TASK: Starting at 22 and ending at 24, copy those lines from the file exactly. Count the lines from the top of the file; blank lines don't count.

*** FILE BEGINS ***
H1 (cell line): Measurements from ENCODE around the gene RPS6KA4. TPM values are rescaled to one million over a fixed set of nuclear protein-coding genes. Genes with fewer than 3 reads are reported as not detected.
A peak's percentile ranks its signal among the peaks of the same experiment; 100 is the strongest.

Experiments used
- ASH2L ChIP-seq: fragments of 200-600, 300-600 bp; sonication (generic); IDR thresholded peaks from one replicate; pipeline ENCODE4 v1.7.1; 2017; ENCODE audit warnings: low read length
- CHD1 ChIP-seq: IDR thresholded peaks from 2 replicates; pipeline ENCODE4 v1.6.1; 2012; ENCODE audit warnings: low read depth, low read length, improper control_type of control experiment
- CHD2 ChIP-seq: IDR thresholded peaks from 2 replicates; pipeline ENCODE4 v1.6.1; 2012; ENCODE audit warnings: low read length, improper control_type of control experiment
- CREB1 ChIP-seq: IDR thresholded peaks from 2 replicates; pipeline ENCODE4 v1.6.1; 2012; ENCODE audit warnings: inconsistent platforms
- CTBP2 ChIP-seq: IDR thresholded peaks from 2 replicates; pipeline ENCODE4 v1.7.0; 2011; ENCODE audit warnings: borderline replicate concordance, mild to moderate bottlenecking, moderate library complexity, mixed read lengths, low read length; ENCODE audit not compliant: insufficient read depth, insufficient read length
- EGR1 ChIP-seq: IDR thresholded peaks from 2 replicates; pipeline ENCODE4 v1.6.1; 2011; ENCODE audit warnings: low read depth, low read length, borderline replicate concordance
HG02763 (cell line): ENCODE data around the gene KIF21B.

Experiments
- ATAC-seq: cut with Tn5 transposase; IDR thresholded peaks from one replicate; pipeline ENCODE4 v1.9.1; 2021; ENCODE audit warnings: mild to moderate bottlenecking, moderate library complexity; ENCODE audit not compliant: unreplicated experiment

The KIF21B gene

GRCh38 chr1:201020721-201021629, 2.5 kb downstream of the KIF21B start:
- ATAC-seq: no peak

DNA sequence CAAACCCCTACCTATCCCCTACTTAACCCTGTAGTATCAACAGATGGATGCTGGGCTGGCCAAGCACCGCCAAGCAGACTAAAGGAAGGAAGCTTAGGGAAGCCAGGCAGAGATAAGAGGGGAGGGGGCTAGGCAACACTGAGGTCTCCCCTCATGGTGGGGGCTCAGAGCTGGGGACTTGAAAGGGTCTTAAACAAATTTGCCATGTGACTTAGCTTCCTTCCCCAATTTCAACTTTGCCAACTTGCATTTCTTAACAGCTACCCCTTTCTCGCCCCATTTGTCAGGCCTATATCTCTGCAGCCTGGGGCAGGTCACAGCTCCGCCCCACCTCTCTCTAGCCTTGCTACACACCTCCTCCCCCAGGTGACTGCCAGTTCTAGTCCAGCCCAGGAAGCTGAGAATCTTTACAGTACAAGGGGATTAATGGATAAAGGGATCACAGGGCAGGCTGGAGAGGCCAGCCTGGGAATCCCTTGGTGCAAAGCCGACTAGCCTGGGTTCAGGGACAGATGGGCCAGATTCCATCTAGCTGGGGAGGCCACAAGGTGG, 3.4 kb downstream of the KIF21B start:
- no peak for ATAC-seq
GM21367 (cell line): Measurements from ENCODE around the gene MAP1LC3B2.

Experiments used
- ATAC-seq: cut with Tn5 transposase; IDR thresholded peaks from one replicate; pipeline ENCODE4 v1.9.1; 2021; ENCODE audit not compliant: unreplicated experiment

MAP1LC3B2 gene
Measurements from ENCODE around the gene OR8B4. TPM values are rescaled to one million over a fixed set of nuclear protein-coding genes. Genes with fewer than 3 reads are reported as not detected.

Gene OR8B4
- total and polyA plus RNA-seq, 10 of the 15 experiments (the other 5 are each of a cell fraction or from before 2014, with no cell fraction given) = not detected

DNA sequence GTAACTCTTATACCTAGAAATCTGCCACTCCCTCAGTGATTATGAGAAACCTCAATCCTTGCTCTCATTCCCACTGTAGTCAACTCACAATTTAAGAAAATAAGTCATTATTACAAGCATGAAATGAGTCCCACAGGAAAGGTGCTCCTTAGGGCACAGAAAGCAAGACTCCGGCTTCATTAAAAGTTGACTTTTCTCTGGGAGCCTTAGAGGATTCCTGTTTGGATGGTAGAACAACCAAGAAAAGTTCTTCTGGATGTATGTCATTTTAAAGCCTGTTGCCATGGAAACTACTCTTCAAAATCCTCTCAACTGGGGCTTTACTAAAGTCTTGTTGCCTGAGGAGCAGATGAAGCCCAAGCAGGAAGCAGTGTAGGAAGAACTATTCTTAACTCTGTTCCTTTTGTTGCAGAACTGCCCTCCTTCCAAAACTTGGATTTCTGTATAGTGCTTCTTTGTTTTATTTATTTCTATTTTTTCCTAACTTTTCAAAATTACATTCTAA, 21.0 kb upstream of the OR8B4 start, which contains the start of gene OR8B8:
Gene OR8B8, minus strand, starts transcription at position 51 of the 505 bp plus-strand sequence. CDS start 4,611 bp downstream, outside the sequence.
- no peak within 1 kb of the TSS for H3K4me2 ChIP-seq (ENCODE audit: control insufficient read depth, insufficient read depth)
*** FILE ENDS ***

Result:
Measurements from ENCODE around the gene OR8B4. TPM values are rescaled to one million over a fixed set of nuclear protein-coding genes. Genes with fewer than 3 reads are reported as not detected.

Gene OR8B4
- total and polyA plus RNA-seq, 10 of the 15 experiments (the other 5 are each of a cell fraction or from before 2014, with no cell fraction given) = not detected